DID YOU KNOW??
Esperance’s coastal National Parks combine to cover a dramatic 3,200 square kilometres!?

FIRSTLY, SOME VERY IMPORTANT NATIONAL PARK NOTES
Please follow the signs & stay on roads. Normal road rules apply.
Help to protect our natural environment by staying on marked tracks and avoid spreading mud (dieback fungus), particularly following rain.
No firearms or pets, or unlicensed vehicles please.
For more information on any of the National Parks including access, road conditions, camping and entry fees etc, visit the Department of Parks & Wildlife website.
Alternatively you can contact the area specific DPaW officers, who are always happy to help:
Cape Le Grand NP: (08) 9075 9072
Cape Arid NP: (08) 9075 0055
Stokes NP: (08) 9076 8541
Esperance District Office: (08) 9083 2100

CAPE LE GRAND NATIONAL PARK
Possibly the most iconic and spectacular of the Southern Coastal National Parks, is Cape Le Grand (image above & below). Located approx. half an hour east of Esperance, the park’s rolling heathlands are home to pygmy possums and the western grey kangaroo. The roos are often spotted lazing on the white sandy beaches, or skipping among the local campsites and socialising with visitors to the park. Home to many sheltered turquoise bays, where the clean white sand literally squeaks underfoot. Swim in a sheltered nook at Hellfire Bay, Lucky Bay (image above) or Thistle Cove (home to the Whistling Rocks). Lucky Bay is also home to the Lucky Bean Café, one of the only places you can purchase a barista made coffee right on the beach and often in the good company of the local kangaroos.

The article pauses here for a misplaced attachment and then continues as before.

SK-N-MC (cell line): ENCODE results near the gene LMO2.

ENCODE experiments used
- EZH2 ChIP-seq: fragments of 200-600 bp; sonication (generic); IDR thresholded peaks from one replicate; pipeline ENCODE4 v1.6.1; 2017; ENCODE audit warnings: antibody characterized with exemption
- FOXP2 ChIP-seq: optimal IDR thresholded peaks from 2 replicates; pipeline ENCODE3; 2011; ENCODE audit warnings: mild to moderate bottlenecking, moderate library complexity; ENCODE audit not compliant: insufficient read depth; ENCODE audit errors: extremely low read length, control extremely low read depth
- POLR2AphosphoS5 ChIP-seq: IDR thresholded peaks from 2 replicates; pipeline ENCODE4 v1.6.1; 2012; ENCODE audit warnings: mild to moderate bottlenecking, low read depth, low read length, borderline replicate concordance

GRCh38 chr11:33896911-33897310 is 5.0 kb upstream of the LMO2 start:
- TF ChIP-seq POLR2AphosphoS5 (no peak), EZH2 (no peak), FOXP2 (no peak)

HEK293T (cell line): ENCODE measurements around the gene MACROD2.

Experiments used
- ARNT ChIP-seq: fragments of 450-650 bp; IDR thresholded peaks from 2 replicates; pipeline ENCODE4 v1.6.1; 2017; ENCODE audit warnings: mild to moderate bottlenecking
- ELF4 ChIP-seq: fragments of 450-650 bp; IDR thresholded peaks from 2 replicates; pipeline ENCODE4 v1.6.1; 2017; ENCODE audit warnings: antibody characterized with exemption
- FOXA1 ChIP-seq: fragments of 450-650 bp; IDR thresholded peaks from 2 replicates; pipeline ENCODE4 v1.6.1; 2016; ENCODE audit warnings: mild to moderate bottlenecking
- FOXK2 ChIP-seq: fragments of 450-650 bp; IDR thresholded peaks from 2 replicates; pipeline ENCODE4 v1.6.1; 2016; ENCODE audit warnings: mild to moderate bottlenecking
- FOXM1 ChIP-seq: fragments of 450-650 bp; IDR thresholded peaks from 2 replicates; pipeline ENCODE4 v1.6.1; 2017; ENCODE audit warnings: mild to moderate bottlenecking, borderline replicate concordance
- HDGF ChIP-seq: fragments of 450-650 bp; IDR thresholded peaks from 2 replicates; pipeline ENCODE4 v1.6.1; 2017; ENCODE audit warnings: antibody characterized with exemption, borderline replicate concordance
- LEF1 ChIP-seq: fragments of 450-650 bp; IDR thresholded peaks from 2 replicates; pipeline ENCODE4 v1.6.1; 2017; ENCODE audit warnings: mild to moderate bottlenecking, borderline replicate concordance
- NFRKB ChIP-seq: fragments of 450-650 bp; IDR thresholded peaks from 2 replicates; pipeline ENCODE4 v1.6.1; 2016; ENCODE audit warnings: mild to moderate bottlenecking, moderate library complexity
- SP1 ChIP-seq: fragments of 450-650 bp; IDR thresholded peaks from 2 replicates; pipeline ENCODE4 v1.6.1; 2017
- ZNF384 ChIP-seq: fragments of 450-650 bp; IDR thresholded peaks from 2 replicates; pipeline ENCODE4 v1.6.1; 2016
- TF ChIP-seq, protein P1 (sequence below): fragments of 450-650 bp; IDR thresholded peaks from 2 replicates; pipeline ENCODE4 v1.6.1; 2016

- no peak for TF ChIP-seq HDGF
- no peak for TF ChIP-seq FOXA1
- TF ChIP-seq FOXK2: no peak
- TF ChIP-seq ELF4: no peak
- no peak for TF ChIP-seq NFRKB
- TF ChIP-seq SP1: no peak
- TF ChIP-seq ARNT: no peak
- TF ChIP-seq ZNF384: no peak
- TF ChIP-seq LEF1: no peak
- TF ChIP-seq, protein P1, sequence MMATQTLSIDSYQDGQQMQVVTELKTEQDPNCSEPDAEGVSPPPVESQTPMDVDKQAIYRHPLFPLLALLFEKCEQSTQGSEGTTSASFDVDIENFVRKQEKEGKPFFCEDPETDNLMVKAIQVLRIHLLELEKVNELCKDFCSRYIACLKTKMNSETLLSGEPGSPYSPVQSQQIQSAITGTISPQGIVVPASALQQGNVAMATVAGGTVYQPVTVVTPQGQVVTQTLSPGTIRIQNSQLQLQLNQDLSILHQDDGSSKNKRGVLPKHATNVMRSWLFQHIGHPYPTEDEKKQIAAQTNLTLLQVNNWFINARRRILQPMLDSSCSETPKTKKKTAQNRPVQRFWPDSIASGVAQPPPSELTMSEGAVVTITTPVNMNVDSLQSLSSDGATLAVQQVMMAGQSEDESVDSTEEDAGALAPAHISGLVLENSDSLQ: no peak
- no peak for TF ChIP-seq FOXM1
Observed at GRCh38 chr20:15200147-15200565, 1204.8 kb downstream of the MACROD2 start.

Boats may be launched with caution from Lucky Bay, as well as the Cape Le Grand beach. Dunns Rock on the eastern end of the National Park is also a picturesque & popular fishing spot. The 20 kilometre ‘Le Grand Coastal Track’ links many of the park’s most spectacular coastal sections and runs from Cape Le Grand Beach to Rossiter Bay (via Hellfire Bay) and features excellent views. Always be sure to carry drinking water with you, and embark with appropriate footwear. During wildflower season these trails are brimming with a diverse array of magnificent wildflowers, including dense thickets of showy banksia.
Camping: The Cape Le Grand Campground and the Lucky Bay Campground have camp kitchens, gas barbecues, picnic tables, toilets, showers and nondrinking water. No power is available and fires are not permitted. Camping & entry fees apply and camp sites operate on a first come, first served basis.
Roads: The drive from Esperance to Cape Le Grand National Park is by sealed road. Roads to all recreational sites within the park are also sealed, except for the road to Rossiter Bay, which is graded for 2WD.

CAPE ARID NATIONAL PARK
This exceptionally large National Park covers an area of 2,794 square kilometres and is best known for its stunningly beautiful beaches, clear blue seas and rocky headlands. Approx. 120km east of Esperance and accessible by road, most of the National Park itself is 4WD only. Cape Arid is a wildly beautiful and biodiverse area. Coastal sand heaths, mallee and low granite hills extend inland to Mount Ragged, after which the vegetation is transformed into woodlands dominated by saltbush and bluebush. The jagged Russell Range, which rises to its highest point at Tower Peak (almost 600 metres), comprises of ancient uplifted quartzite.